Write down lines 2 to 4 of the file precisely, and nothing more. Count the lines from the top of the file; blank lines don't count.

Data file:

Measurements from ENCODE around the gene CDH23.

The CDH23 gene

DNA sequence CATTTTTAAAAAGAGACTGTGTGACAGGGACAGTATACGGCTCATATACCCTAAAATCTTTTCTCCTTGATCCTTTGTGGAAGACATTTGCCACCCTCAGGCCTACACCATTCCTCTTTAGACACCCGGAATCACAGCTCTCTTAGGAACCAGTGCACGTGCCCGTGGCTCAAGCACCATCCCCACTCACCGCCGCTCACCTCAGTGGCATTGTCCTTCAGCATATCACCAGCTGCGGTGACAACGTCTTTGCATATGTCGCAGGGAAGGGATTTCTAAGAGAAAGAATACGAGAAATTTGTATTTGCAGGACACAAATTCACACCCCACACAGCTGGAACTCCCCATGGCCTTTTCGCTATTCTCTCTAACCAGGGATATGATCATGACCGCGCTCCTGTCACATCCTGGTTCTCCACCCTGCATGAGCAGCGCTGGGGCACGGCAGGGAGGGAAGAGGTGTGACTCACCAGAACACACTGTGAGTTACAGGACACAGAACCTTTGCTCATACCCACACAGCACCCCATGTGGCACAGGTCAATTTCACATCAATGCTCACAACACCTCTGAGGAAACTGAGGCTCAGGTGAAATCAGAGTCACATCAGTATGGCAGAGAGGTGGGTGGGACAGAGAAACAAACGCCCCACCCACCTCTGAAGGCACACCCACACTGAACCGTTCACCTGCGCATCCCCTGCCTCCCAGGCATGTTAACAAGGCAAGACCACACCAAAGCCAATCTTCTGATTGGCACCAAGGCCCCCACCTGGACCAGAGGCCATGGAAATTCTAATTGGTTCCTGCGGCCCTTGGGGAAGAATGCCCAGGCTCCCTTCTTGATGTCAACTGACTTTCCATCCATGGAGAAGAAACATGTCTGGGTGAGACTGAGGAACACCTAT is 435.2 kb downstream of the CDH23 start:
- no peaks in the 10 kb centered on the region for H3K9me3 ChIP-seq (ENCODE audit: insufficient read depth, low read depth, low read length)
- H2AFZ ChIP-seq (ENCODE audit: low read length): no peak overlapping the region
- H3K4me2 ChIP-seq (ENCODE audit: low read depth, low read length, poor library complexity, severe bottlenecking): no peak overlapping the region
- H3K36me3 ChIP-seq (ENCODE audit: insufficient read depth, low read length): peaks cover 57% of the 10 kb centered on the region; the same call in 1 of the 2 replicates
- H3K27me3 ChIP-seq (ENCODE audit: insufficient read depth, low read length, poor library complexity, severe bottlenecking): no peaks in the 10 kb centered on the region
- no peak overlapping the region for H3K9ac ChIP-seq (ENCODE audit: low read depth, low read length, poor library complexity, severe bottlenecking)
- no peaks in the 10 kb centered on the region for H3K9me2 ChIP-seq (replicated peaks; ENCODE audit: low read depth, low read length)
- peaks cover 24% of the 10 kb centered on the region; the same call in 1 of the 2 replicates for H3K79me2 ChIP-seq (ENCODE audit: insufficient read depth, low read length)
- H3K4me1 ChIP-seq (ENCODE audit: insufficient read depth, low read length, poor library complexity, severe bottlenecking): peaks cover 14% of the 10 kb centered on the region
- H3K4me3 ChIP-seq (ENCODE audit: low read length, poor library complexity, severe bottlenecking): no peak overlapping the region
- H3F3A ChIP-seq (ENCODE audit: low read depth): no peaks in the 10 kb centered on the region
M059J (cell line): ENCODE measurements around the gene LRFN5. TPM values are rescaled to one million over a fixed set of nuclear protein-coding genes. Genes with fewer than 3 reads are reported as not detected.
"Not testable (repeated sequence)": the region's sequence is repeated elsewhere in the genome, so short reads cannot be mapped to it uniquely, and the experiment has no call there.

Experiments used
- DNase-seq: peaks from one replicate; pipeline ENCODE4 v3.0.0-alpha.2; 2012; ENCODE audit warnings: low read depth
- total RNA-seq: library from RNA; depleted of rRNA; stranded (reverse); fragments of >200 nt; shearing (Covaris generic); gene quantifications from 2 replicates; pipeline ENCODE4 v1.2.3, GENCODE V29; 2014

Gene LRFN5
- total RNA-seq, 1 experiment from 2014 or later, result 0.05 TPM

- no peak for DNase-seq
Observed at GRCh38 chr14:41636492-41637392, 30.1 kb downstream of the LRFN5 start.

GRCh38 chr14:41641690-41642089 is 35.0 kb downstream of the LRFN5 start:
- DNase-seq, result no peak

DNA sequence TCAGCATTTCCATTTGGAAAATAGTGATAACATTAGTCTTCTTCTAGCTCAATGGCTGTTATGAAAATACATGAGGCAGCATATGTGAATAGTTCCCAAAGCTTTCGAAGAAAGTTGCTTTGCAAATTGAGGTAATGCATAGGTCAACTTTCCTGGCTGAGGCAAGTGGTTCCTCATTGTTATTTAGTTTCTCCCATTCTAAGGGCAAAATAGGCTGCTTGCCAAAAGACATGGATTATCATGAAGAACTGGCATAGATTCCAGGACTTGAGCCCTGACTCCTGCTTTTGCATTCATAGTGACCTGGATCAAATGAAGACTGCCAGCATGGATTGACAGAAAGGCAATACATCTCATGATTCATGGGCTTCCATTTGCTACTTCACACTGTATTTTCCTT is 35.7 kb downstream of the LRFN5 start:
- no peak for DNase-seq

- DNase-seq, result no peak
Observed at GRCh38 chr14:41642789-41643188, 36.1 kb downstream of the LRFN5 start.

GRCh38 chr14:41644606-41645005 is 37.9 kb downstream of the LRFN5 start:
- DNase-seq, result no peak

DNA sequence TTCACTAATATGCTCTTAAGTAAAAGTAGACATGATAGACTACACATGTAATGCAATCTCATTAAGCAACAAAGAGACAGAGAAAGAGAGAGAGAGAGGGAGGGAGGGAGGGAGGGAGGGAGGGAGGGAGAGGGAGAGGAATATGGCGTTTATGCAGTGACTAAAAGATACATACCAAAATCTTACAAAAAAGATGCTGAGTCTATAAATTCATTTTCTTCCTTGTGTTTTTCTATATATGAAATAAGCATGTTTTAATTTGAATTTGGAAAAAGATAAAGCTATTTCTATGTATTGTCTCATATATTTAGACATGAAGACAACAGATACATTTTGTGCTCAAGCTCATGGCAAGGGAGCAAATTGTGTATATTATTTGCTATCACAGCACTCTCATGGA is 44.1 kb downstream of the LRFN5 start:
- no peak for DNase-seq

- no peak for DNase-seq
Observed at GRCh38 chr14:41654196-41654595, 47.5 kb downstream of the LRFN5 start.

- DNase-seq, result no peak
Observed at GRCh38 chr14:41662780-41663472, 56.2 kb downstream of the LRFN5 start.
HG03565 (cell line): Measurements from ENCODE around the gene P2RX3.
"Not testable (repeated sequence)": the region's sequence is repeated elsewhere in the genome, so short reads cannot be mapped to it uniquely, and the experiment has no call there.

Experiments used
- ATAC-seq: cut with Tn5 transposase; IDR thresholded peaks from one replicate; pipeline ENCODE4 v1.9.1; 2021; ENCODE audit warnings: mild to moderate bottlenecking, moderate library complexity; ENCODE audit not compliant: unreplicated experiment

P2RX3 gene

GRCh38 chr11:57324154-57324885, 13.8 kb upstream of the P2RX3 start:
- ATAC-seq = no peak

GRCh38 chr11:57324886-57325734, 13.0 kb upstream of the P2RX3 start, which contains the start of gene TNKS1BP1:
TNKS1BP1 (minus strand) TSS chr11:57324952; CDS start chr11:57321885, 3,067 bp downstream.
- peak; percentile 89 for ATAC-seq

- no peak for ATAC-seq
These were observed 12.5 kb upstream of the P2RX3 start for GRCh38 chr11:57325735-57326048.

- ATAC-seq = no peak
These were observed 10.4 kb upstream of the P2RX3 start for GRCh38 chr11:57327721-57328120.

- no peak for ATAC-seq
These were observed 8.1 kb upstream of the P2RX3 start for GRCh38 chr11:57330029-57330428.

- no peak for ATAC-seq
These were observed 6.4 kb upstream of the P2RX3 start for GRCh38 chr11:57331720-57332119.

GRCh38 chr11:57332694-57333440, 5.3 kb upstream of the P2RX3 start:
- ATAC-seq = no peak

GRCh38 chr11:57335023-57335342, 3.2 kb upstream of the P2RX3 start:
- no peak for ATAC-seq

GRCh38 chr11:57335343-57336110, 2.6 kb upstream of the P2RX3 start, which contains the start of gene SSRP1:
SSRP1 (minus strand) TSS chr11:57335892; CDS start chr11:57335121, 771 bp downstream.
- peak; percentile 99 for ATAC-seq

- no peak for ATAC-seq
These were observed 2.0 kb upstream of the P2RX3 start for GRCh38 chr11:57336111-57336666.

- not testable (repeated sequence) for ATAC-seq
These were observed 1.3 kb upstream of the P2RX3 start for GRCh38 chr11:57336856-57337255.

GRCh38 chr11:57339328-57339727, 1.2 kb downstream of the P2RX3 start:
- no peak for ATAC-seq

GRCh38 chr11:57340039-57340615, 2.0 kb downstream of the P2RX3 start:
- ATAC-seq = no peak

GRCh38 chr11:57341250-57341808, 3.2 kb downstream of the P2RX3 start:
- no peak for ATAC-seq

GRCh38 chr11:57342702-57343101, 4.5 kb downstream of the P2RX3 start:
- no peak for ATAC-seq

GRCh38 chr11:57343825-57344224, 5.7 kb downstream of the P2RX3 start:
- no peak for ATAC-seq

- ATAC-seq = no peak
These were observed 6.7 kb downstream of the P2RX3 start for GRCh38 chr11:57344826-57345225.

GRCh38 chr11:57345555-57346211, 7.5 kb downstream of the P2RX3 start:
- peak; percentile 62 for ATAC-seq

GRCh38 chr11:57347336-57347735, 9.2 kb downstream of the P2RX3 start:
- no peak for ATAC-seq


The CDH23 gene

DNA sequence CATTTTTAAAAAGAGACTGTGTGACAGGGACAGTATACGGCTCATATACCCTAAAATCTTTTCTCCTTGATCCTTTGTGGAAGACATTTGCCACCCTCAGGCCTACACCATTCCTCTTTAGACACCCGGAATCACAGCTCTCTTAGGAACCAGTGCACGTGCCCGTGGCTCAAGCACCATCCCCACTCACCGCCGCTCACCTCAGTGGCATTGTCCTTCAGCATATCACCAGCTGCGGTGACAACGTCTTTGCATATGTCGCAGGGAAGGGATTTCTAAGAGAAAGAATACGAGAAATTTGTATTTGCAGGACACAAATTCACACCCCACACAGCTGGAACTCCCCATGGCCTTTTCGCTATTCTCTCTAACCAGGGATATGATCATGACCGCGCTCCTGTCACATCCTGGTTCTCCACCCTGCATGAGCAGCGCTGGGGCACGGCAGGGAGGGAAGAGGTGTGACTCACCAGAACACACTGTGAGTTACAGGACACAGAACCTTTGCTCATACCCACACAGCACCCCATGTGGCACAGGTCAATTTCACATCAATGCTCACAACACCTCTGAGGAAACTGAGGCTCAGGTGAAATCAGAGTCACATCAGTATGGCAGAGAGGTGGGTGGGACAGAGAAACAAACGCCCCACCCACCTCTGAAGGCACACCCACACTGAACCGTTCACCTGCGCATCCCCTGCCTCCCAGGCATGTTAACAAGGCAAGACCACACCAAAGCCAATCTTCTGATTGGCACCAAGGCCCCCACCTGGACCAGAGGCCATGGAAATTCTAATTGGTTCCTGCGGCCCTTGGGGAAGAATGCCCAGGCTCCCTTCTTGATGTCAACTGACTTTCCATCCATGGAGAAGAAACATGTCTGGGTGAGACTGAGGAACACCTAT is 435.2 kb downstream of the CDH23 start:
- no peaks in the 10 kb centered on the region for H3K9me3 ChIP-seq (ENCODE audit: insufficient read depth, low read depth, low read length)